Picture this: It's lunchtime. You pull into a busy strip mall with a bevy of cuisine options. Suddenly a coupon for one of the nearby eateries pops up as an incoming message on your cell phone, enticing you to choose them above the competition, knowing full well you're within walking distance of their door.
Sound like another wacky, futuristic pipe dream on par with flying automobiles and robotic housekeepers named Rosie? Think again.
Mobile marketing, or text messaging advertisements to cell phones, is rapidly gaining acceptance as the next big advertising medium and garnering serious attention from San Diego professionals.
"(Cell phones) really are the only devices that we can take with us everywhere, and we do," said Dan Flanegan, the chief executive officer of Soapbox Mobile, Inc., a full service mobile marketing agency based in Carlsbad. "I think what we're seeing this year are that there are real budgets being created for mobile marketing as part of larger interactive marketing campaigns and that says a lot because until now, it's been mainly experimental."
Shlomi Ron, the president of San Diego's High-Tech Marketing Alliance, ponders whether one day the amount of cell phone marketing attached to any one interactive campaign could actually surpass the size of the campaign's Internet marketing component.
The number of cell phone users is "way above and beyond computer usage, so in essence what you're seeing is there's way, way more people connected to a cell phone than the Internet," said Ron, who recently served as senior relationship marketing manager for Gateway computers.
Flanegan, who launched Soapbox Mobile two years ago and whose clients include the House of Blues, Guinness beer and other local advertising agencies, said he believes that the sudden buzz surrounding mobile marketing campaigns has a direct correlation to the maturation of the cell phone market itself, from the accessibility and technology aspects.
According to the Mobile Marketing Association, a global organization based in Colorado, at 1.4 billion, there are now more mobile phone subscribers in the world than there are land-line phone subscribers. And the Cellular Telecommunications and Internet Association, an international group based in Washington, D.C., reports that in the United States alone, there are nearly 200 million cell phone subscribers, which accounts for more than 65 percent of the U.S. population.
The association also reports that text messaging usage is up. In a study of the number of text messages sent, the association finds that 32.5 billion messages were sent from January to June 2005 compared with 24.7 billion for the same time in 2004 , a 32 percent increase. A comparison of June 2005 with June 2004 shows an even greater growth rate of 7.3 billion compared with 2.9 billion. Mobile marketing supporters are billing the 154 percent increase in the most recent month studied as proof of the medium's growth potential this year.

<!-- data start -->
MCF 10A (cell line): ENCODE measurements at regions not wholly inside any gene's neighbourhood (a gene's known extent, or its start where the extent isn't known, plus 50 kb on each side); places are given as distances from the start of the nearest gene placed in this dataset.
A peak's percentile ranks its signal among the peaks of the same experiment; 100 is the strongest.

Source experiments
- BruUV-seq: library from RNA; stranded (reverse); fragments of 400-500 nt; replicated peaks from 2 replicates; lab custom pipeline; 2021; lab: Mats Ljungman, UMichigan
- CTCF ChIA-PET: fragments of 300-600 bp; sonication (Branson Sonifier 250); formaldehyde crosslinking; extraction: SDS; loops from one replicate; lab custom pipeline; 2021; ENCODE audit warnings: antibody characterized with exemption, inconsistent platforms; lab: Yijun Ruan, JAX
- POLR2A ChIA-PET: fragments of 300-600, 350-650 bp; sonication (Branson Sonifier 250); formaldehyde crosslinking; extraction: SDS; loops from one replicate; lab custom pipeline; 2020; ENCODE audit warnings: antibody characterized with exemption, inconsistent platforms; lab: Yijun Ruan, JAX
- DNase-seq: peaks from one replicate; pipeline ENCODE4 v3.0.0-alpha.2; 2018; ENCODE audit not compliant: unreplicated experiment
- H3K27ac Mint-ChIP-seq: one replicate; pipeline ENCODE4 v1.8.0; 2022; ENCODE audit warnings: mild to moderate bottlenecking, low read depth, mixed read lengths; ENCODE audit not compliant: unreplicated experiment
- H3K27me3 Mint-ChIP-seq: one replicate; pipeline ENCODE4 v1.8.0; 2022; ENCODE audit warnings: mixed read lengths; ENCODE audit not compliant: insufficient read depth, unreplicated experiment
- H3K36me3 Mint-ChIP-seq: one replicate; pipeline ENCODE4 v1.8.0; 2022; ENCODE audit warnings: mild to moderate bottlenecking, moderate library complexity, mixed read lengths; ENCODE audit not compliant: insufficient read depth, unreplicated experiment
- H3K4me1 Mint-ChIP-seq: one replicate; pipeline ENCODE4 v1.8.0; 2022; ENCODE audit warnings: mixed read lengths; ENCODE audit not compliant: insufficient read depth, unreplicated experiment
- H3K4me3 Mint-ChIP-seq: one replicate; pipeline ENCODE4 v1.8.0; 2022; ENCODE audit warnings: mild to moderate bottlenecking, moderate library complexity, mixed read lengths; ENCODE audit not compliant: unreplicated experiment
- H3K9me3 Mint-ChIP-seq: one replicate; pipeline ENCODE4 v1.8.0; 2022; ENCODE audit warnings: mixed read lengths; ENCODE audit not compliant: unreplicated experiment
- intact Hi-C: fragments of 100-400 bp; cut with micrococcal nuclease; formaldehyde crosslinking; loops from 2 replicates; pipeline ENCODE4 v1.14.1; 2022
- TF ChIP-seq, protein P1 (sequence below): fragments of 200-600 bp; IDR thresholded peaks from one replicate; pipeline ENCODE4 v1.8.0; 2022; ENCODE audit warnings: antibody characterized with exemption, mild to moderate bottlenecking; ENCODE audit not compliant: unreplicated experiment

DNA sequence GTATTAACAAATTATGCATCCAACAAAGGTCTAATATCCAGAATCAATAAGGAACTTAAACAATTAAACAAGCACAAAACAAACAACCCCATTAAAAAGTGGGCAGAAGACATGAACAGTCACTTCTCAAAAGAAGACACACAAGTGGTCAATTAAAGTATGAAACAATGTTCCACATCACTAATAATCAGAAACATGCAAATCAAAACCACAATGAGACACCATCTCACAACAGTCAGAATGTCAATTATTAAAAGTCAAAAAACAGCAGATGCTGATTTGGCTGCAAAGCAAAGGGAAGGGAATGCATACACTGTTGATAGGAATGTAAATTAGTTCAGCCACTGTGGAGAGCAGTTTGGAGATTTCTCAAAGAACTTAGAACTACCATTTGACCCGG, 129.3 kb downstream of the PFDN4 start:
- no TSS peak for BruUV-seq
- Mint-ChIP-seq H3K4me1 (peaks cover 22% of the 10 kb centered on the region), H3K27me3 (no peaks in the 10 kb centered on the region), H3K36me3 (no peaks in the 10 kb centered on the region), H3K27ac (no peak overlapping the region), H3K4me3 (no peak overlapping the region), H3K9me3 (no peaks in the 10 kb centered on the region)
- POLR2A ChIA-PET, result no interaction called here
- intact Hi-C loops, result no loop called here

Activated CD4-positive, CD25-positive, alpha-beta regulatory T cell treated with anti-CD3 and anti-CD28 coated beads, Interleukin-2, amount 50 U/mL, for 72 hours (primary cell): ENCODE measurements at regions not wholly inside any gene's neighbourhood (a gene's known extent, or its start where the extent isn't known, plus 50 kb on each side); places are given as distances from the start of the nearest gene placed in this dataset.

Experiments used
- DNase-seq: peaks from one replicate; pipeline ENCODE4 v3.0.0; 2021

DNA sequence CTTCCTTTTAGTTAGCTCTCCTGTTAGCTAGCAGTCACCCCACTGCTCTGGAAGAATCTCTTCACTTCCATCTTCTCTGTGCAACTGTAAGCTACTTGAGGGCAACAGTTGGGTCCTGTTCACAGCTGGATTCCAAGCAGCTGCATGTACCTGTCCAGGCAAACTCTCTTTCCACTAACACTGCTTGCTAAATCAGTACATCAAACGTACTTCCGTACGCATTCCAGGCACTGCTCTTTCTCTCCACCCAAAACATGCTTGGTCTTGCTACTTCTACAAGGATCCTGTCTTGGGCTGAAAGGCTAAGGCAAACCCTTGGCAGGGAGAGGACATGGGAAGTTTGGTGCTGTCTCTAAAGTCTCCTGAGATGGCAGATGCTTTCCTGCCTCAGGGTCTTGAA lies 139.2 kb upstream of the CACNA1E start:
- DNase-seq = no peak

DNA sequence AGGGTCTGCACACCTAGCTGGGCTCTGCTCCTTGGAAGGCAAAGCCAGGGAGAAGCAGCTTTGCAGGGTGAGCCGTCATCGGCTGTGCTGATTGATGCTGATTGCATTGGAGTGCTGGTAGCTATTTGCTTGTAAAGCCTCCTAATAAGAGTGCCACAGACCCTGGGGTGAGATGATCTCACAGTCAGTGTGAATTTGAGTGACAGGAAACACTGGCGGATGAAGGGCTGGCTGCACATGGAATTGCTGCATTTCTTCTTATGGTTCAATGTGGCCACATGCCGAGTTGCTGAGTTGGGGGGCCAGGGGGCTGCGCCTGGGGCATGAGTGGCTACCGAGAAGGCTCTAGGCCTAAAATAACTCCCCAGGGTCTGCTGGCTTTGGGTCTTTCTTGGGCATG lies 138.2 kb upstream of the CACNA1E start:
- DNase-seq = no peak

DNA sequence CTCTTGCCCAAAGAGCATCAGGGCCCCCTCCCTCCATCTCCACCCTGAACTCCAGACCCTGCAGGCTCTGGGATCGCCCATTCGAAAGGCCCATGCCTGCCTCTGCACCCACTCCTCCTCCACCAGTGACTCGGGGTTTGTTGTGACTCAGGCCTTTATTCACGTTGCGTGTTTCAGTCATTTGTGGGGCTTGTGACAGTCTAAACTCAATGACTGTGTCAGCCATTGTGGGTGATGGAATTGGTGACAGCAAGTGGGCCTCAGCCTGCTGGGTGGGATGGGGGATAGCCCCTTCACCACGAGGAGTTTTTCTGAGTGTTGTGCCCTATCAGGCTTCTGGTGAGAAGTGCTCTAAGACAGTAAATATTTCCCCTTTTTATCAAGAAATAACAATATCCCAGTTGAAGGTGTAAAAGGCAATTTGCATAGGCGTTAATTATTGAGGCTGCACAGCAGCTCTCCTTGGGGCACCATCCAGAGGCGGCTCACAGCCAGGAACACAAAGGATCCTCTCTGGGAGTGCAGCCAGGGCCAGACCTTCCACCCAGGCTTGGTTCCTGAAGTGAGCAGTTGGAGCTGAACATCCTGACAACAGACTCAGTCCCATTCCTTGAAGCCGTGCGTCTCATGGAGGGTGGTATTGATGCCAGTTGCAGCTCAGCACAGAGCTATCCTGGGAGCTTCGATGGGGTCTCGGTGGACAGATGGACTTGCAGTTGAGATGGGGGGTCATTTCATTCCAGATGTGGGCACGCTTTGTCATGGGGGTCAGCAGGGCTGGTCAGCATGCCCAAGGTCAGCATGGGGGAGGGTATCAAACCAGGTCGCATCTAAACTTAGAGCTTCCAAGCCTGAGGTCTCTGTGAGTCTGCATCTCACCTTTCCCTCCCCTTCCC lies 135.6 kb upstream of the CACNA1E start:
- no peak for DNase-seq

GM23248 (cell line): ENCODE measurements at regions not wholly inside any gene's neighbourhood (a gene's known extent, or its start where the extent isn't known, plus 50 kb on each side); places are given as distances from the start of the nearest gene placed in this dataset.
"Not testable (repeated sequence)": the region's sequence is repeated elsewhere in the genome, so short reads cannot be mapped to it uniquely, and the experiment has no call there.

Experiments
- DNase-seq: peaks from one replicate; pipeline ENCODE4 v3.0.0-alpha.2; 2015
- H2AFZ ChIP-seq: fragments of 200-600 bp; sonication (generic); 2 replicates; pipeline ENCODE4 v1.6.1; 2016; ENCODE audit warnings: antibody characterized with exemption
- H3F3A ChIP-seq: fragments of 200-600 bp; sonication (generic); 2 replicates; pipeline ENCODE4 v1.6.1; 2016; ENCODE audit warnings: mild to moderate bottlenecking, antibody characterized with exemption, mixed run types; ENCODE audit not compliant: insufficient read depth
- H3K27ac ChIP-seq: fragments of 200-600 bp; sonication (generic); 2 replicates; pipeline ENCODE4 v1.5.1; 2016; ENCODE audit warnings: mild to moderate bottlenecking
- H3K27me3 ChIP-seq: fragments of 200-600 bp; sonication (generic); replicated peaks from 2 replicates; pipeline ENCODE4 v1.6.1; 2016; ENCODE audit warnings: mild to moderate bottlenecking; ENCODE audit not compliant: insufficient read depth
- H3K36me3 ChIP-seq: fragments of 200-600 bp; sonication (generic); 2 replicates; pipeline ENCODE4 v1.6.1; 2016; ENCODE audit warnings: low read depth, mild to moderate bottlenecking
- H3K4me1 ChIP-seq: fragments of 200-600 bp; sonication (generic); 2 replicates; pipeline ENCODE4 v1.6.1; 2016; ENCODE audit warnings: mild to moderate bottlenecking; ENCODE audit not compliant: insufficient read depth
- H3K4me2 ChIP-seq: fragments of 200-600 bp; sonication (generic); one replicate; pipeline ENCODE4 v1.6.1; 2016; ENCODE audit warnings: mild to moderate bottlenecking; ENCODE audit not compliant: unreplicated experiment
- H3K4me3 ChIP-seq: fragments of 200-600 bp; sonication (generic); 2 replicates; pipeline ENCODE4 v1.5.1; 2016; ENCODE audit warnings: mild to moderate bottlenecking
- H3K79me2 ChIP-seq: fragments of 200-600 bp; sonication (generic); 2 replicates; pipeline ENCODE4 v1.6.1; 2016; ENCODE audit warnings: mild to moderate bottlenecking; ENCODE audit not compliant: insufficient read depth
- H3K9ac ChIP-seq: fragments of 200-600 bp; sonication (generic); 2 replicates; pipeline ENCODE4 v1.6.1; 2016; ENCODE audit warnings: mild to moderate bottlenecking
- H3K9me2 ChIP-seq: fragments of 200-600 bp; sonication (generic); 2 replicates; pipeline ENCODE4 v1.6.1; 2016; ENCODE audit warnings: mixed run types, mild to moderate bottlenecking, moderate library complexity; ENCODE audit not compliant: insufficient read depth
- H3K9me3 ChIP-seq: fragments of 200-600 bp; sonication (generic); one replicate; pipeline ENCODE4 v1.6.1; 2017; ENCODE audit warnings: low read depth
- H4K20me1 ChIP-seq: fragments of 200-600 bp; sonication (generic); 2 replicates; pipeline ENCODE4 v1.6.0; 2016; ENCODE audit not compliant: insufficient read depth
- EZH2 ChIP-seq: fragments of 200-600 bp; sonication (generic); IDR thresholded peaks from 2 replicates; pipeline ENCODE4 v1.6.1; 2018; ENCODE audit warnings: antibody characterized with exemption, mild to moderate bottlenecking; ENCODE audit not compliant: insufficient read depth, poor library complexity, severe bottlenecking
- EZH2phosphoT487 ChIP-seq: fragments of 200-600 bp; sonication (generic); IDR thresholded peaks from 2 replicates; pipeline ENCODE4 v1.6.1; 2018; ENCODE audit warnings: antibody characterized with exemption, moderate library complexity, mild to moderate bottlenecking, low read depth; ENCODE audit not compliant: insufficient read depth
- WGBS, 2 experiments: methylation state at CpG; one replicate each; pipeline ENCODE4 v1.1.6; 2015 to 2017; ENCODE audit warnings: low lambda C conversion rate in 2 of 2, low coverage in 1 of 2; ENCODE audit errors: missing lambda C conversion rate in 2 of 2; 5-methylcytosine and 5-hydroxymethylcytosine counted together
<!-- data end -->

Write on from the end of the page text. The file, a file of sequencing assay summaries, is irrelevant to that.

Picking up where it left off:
"It is good and bad in some ways, but it will be a trend growing more and more each day, like it or not," said Ursula Sattler-Cohen, the president and creative director of Euro Style Advertising, Inc. a San Diego-based agency for the past 20 years.
Because mobile marketing is so new, estimates on what the industry generates in annual revenues were not available.
How'd We Get Here?
Like many things, the concept of mobile marketing was not born overnight, according to Nihal Mehta, the chief executive officer of ipsh!, a San Francisco-based company that has implemented more than 400 mobile marketing campaigns in the United States since its inception in June 2001.
Mehta said that although the buzz surrounding mobile marketing is loudest this year, certain key developments have occurred in the past five years, making the practice possible.
One of the biggest developments, according to Mehta, was at the end of 2001 when it became possible to send text messages mobile to mobile, regardless of what carrier each phone subscriber was connected to. Another major development came in 2003 with the debut of common short codes, or "mobile URLs," as Mehta calls them.
Common short codes are five digits in length and can be leased by companies, which in turn share the numbers with consumers. The consumers then use the codes to communicate with the companies, creating an instant one-on-one relationship that can be used to promote new products, send coupons and, in the most sophisticated of systems, possibly sense signals from a particular phone when it is near a specific place of business.
"After all this happened, the pieces were in place for the U.S. to really have a viable marketplace for mobile marketing," Mehta said. "I call (2006) the starting point of mobile marketing because now all the things that needed to happen have happened."